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This eBook from the Gutenberg Project consists of approximately 237 pages of information about Jerusalem.

Then he proceeded to tell—­for Karin’s special benefit—­of various farms that had gone to waste after falling into the hands of corporations.

Once or twice Karin glanced up at the pastor.  He wondered whether he had finally succeeded in making some impression upon her.  “There must surely be a little of the pride of the old peasant matron still left in her,” he thought as he went on telling of tumbledown farmhouses and underfed cattle.

He finally ended with these words:  “I know perfectly well that if the corporation is fully determined to buy the Ingmar Farm, it can go on bidding against the farmers until they are forced to give up; but if Karin and Halvor want to prevent this old place from becoming a ruined corporation property, they will have to settle on a price, so that the farmers may know what to be guided by.”

When the pastor made that proposition, Halvor, uneasy, glanced over at Karin, who slowly raised her eyelids.

“Certainly Halvor and I would rather sell the place to some one of our own kind.  Then we could go away from here knowing that everything would continue in the old way.”

“If some person outside the Company wants to give forty thousand for the property, we will be satisfied to accept that sum for it,” said Halvor, knowing at last what his wife’s wishes were.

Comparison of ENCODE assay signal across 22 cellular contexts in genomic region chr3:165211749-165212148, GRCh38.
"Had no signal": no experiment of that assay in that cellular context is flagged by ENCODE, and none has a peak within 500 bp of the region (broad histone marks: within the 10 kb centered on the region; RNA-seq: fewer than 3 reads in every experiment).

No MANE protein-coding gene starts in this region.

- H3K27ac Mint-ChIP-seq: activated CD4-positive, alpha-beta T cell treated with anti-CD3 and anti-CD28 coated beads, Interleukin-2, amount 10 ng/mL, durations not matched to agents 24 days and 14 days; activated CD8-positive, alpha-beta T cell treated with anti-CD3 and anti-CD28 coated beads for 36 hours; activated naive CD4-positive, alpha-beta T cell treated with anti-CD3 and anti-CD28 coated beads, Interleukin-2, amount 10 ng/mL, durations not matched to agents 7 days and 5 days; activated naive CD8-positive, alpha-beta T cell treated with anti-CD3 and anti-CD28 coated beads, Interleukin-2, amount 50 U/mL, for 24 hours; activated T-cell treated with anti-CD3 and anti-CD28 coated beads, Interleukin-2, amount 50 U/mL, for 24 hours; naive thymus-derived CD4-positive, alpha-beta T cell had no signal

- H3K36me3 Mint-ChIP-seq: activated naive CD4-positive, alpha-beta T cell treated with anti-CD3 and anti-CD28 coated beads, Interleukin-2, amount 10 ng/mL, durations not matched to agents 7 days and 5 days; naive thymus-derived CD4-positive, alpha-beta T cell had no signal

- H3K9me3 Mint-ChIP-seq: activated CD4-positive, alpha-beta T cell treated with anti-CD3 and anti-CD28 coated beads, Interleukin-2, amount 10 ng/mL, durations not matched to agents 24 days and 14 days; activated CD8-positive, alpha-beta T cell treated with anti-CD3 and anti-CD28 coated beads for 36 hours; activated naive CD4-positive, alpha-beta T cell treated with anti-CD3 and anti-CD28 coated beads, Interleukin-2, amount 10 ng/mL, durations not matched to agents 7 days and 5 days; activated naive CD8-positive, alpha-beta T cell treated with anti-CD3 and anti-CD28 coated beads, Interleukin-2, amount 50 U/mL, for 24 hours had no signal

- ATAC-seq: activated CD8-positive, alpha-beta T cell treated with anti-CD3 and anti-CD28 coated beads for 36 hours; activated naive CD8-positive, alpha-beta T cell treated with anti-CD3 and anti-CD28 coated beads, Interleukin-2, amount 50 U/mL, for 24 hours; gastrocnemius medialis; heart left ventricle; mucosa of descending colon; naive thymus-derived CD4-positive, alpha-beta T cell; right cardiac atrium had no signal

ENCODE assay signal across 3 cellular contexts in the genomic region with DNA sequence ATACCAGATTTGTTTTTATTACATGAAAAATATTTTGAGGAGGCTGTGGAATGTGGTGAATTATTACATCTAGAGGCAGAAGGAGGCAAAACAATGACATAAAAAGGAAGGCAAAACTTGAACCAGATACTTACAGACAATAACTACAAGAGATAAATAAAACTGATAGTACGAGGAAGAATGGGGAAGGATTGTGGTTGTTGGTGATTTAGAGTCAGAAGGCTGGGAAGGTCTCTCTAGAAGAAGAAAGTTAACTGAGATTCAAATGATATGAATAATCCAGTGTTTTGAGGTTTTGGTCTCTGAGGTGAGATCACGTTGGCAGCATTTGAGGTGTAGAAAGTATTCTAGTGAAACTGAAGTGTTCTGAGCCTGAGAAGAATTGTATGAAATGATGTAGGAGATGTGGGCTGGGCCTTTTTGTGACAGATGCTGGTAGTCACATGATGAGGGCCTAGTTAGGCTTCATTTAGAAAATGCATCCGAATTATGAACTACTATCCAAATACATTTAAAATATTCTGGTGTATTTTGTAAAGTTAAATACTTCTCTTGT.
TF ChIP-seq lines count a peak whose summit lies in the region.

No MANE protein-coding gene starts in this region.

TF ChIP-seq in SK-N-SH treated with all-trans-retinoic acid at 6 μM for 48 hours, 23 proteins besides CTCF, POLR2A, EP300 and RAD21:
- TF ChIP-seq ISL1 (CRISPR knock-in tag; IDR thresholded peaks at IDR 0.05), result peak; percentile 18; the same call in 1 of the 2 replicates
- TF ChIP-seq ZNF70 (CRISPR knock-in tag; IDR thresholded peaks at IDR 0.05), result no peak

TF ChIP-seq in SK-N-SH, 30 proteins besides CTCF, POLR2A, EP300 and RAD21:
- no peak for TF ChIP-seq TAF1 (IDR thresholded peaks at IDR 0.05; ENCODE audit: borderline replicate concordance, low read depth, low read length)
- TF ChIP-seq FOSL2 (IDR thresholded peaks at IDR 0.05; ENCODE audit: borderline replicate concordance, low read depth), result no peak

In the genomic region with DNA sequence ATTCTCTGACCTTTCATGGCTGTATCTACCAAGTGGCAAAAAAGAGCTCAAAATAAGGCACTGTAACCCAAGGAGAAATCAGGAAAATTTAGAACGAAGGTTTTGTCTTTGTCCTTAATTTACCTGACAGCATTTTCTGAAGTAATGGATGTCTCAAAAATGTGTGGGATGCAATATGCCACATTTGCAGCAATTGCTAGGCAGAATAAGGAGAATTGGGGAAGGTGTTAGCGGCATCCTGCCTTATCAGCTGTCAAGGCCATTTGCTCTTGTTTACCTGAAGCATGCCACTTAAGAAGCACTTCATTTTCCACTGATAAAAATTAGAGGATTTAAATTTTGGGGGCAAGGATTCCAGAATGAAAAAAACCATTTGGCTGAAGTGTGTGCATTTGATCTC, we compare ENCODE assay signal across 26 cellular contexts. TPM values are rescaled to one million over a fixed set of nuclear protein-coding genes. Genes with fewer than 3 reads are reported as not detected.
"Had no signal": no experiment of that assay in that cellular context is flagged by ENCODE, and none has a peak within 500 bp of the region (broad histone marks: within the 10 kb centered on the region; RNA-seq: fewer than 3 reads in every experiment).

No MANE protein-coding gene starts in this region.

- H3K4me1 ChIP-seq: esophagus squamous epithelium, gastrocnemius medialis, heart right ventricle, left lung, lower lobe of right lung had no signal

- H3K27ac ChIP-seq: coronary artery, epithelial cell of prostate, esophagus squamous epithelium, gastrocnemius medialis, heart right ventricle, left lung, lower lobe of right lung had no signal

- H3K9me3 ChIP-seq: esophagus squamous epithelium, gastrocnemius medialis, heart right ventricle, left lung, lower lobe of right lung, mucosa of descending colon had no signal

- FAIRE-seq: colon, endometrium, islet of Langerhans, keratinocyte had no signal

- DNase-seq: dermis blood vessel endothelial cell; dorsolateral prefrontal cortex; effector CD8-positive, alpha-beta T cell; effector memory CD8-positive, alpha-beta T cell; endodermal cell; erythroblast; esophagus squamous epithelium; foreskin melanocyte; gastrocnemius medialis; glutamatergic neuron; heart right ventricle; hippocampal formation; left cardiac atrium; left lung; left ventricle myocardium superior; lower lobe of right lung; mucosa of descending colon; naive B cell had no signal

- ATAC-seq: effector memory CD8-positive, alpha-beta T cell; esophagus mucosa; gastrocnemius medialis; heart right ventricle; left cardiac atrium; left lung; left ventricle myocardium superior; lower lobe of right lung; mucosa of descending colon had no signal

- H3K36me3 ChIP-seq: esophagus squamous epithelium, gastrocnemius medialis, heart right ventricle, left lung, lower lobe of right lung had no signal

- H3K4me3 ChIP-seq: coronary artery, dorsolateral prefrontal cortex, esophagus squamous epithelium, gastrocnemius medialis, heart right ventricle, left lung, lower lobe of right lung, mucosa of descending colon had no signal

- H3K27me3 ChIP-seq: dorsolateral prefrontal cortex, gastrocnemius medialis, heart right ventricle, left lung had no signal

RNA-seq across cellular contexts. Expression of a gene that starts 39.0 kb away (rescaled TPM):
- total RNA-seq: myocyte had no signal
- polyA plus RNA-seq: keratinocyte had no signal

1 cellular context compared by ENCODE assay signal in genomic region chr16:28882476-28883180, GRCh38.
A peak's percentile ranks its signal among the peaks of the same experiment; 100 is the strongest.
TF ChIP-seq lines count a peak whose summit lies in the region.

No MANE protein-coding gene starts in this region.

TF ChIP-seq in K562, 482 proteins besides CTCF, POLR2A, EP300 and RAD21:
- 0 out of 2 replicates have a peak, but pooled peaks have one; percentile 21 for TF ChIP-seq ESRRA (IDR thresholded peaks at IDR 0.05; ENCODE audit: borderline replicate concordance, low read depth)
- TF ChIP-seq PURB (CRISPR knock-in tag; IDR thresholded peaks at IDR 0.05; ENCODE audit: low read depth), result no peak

When that was said, Strong Ingmar walked over to Sven Persson and whispered to him.

Judge Persson immediately arose and went up to Halvor.  “Since you say you are willing to take forty thousand kroner for the farm, I’ll buy it at that figure,” he said.

Halvor’s face began to twitch, and a lump seemed to rise in his throat; he had to swallow before he could speak.  “Thank you, judge,” he finally stammered.  “I’m glad that I can leave the farm in such good hands!”

Judge Persson then shook hands with Karin, who was so moved that she could hardly keep back the tears.

“You may be sure, Karin, that everything here will be as of old,” he said.

“Are you going to live at the farm yourself?” Karin inquired.

“No,” said he, then added with great solemnity:  “My youngest daughter is to be married in the summer, and she and her husband are to have the farm as a gift from me.”  He then turned to the pastor and thanked him.

“Well, Parson, you’ll have it your own way,” he said.  “I never dreamed in the days when I was a poor goose boy on this place that some time it would be in my power to arrange for an Ingmar Ingmarsson to come back to the Ingmar Farm!”

The pastor and the other men all stood staring at the judge in dumb amazement, not grasping at first what was meant.

Karin left the room at once.  While passing through the living-room to the yard, she drew herself up, retied her headkerchief, and smoothed out her apron.  Then, with an air of solemn dignity, she went straight up to Ingmar and grasped his hand.

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